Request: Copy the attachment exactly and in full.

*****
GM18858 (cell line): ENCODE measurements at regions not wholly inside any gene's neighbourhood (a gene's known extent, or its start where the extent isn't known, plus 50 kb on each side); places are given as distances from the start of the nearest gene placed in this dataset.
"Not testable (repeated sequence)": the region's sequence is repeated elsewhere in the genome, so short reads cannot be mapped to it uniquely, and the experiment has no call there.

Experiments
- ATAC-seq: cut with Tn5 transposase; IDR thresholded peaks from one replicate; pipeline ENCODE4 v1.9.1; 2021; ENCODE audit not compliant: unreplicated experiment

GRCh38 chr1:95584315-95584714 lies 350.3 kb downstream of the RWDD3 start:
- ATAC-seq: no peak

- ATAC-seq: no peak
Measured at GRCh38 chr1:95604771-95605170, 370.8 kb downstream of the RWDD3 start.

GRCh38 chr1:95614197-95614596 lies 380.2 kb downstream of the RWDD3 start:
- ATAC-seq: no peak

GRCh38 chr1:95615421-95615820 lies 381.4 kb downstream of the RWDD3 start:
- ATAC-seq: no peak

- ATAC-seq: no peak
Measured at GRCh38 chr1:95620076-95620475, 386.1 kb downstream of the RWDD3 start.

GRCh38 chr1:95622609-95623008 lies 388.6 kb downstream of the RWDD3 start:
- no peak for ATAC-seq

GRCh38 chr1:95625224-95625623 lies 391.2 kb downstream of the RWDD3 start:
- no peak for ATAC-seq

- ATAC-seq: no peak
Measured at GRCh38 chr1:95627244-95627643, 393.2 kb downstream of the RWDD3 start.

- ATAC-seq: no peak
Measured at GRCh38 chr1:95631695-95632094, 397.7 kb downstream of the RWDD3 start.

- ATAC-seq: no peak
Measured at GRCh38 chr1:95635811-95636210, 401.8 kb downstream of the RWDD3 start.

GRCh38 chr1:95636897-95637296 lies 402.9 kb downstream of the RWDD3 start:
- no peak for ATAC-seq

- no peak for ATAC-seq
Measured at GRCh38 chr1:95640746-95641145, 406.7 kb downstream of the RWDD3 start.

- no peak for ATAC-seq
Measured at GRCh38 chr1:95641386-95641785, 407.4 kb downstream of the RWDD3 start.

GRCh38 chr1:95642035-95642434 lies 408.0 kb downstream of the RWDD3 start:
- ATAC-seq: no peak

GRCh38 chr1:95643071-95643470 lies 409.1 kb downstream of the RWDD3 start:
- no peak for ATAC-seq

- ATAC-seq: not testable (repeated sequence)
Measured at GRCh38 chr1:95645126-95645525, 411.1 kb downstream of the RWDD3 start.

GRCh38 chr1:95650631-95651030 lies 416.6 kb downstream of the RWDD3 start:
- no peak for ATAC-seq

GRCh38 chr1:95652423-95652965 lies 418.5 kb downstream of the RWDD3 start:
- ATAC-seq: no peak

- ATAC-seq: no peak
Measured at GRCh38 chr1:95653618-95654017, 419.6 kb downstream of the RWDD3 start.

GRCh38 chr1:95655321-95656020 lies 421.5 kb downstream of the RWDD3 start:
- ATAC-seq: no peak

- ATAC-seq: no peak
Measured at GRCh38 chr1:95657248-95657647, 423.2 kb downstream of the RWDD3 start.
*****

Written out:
GM18858 (cell line): ENCODE measurements at regions not wholly inside any gene's neighbourhood (a gene's known extent, or its start where the extent isn't known, plus 50 kb on each side); places are given as distances from the start of the nearest gene placed in this dataset.
"Not testable (repeated sequence)": the region's sequence is repeated elsewhere in the genome, so short reads cannot be mapped to it uniquely, and the experiment has no call there.

Experiments
- ATAC-seq: cut with Tn5 transposase; IDR thresholded peaks from one replicate; pipeline ENCODE4 v1.9.1; 2021; ENCODE audit not compliant: unreplicated experiment

GRCh38 chr1:95584315-95584714 lies 350.3 kb downstream of the RWDD3 start:
- ATAC-seq: no peak

- ATAC-seq: no peak
Measured at GRCh38 chr1:95604771-95605170, 370.8 kb downstream of the RWDD3 start.

GRCh38 chr1:95614197-95614596 lies 380.2 kb downstream of the RWDD3 start:
- ATAC-seq: no peak

GRCh38 chr1:95615421-95615820 lies 381.4 kb downstream of the RWDD3 start:
- ATAC-seq: no peak

- ATAC-seq: no peak
Measured at GRCh38 chr1:95620076-95620475, 386.1 kb downstream of the RWDD3 start.

GRCh38 chr1:95622609-95623008 lies 388.6 kb downstream of the RWDD3 start:
- no peak for ATAC-seq

GRCh38 chr1:95625224-95625623 lies 391.2 kb downstream of the RWDD3 start:
- no peak for ATAC-seq

- ATAC-seq: no peak
Measured at GRCh38 chr1:95627244-95627643, 393.2 kb downstream of the RWDD3 start.

- ATAC-seq: no peak
Measured at GRCh38 chr1:95631695-95632094, 397.7 kb downstream of the RWDD3 start.

- ATAC-seq: no peak
Measured at GRCh38 chr1:95635811-95636210, 401.8 kb downstream of the RWDD3 start.

GRCh38 chr1:95636897-95637296 lies 402.9 kb downstream of the RWDD3 start:
- no peak for ATAC-seq

- no peak for ATAC-seq
Measured at GRCh38 chr1:95640746-95641145, 406.7 kb downstream of the RWDD3 start.

- no peak for ATAC-seq
Measured at GRCh38 chr1:95641386-95641785, 407.4 kb downstream of the RWDD3 start.

GRCh38 chr1:95642035-95642434 lies 408.0 kb downstream of the RWDD3 start:
- ATAC-seq: no peak

GRCh38 chr1:95643071-95643470 lies 409.1 kb downstream of the RWDD3 start:
- no peak for ATAC-seq

- ATAC-seq: not testable (repeated sequence)
Measured at GRCh38 chr1:95645126-95645525, 411.1 kb downstream of the RWDD3 start.

GRCh38 chr1:95650631-95651030 lies 416.6 kb downstream of the RWDD3 start:
- no peak for ATAC-seq

GRCh38 chr1:95652423-95652965 lies 418.5 kb downstream of the RWDD3 start:
- ATAC-seq: no peak

- ATAC-seq: no peak
Measured at GRCh38 chr1:95653618-95654017, 419.6 kb downstream of the RWDD3 start.

GRCh38 chr1:95655321-95656020 lies 421.5 kb downstream of the RWDD3 start:
- ATAC-seq: no peak

- ATAC-seq: no peak
Measured at GRCh38 chr1:95657248-95657647, 423.2 kb downstream of the RWDD3 start.